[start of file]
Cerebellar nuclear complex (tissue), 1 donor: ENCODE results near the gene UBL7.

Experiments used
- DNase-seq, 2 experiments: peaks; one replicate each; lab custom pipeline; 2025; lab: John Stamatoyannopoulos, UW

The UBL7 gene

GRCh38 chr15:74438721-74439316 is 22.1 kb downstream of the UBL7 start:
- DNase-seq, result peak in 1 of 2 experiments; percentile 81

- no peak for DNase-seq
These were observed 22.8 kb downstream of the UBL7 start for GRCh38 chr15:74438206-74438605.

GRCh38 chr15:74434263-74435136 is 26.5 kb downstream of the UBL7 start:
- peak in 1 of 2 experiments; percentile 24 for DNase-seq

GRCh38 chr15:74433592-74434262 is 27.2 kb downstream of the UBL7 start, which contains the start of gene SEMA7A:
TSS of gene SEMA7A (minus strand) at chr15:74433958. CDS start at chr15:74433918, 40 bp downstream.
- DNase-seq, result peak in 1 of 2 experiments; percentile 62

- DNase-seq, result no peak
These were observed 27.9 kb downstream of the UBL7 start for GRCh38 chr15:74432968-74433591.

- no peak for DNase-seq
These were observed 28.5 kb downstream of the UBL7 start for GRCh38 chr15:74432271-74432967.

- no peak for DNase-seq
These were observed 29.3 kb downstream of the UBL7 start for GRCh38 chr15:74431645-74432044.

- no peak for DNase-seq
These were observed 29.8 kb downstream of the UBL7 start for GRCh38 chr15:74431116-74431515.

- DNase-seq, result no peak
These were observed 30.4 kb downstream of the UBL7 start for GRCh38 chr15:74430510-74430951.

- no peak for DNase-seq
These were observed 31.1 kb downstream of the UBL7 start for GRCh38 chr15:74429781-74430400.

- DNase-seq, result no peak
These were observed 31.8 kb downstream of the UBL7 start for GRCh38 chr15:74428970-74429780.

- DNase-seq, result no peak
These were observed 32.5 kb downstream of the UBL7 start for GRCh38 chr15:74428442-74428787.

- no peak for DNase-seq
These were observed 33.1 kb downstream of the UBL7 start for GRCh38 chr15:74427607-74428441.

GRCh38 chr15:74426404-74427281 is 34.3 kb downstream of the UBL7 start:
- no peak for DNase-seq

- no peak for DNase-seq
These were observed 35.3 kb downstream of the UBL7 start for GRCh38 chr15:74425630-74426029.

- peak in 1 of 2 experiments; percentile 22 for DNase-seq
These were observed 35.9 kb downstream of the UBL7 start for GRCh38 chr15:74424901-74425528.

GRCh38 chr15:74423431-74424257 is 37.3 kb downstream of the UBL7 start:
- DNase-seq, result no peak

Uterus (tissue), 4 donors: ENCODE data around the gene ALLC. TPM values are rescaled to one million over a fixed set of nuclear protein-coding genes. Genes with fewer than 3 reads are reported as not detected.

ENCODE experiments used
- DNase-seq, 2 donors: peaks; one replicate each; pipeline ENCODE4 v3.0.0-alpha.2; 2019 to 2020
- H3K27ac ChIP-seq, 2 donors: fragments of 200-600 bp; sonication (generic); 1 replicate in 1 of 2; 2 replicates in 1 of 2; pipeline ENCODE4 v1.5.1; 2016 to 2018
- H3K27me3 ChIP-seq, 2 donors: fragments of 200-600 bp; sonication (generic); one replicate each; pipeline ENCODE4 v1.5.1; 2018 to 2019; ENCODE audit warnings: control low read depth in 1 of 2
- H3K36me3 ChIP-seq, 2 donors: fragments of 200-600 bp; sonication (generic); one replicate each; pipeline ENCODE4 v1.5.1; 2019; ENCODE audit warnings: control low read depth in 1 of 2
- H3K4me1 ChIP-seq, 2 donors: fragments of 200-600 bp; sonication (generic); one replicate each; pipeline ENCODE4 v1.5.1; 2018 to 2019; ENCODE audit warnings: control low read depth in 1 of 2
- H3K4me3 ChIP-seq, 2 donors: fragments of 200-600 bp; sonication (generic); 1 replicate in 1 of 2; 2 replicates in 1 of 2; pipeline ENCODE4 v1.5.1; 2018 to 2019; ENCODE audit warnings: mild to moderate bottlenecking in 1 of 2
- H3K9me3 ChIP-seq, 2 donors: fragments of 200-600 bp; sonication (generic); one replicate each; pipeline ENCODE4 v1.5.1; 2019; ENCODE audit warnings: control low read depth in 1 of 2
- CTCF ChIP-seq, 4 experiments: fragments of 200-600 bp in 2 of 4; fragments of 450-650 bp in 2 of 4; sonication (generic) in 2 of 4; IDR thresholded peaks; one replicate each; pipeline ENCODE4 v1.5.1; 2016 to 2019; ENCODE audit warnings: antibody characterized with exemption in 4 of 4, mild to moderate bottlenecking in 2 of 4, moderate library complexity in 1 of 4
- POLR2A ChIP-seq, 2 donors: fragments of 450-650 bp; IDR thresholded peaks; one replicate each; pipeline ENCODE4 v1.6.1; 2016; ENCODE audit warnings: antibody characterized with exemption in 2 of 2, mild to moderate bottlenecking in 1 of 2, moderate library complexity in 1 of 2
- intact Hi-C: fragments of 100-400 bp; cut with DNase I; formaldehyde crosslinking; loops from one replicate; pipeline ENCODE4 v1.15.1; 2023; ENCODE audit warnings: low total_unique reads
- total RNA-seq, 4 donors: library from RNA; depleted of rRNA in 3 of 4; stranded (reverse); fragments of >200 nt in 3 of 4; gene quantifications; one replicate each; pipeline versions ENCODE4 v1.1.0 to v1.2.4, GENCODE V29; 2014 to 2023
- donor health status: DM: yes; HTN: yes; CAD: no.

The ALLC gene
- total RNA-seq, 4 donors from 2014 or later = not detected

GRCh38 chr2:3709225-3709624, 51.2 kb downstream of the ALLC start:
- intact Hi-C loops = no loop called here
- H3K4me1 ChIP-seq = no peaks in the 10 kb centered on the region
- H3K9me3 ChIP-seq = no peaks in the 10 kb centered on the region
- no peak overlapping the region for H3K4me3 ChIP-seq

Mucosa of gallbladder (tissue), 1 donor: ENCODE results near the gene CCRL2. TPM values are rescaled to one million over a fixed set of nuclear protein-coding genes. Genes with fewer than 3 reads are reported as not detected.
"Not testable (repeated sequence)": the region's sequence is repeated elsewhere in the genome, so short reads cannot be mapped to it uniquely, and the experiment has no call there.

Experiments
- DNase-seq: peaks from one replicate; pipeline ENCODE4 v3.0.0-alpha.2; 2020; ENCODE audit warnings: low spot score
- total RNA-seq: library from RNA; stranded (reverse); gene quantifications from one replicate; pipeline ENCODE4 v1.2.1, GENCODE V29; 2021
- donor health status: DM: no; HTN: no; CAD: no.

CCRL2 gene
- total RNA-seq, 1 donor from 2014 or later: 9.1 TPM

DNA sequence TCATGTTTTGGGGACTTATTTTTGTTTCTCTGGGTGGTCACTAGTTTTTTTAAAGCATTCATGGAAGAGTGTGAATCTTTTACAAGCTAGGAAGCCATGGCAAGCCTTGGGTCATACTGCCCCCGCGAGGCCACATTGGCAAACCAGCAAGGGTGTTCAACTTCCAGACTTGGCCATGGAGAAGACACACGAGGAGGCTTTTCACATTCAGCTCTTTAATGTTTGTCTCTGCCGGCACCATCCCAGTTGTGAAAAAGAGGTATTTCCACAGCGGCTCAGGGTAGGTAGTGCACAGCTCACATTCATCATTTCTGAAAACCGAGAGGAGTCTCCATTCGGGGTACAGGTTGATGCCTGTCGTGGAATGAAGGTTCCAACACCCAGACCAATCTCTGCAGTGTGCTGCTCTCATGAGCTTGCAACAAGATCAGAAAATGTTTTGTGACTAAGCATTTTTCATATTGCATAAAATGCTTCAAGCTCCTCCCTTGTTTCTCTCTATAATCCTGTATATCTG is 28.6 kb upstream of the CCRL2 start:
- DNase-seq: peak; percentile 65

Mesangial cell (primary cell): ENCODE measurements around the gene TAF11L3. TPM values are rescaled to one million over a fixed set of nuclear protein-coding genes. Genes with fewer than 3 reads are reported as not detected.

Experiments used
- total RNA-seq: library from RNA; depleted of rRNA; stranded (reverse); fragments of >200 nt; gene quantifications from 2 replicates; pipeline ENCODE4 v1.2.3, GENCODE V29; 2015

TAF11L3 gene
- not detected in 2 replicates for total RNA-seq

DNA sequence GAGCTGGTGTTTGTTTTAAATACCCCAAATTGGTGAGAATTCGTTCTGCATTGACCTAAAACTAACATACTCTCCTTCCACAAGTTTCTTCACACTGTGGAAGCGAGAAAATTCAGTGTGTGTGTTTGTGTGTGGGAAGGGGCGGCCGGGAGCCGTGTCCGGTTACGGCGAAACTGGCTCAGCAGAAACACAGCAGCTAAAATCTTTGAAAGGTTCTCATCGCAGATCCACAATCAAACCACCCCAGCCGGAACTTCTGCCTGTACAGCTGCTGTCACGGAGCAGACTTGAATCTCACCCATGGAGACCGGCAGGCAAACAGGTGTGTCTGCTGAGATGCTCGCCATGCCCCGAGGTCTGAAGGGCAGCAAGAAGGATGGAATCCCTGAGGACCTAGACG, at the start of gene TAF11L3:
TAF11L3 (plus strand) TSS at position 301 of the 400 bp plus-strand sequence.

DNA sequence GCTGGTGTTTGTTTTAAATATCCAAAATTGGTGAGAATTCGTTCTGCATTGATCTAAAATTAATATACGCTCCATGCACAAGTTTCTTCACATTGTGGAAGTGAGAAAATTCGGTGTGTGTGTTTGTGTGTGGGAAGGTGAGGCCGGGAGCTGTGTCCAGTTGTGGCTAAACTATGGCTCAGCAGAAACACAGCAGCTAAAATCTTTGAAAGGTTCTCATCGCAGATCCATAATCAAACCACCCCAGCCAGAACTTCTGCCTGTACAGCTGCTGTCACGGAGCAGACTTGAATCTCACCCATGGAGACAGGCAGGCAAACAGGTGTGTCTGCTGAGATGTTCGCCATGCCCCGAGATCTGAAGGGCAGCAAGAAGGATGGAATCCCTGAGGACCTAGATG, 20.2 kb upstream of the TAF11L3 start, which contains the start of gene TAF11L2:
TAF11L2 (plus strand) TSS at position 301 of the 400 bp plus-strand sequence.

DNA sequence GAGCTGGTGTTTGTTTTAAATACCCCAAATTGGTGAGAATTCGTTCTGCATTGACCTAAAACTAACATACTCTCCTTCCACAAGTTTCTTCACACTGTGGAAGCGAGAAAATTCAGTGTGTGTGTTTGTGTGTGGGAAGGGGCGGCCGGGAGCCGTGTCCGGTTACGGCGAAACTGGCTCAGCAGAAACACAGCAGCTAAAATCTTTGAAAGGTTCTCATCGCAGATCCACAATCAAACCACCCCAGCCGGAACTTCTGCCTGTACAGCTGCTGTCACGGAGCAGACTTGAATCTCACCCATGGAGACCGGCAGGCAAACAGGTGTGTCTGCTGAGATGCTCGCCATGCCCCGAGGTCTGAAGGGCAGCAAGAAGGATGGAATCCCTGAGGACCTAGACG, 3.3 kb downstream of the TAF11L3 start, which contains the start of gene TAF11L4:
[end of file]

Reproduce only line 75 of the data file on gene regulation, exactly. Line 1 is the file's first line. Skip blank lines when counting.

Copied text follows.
- not detected in 2 replicates for total RNA-seq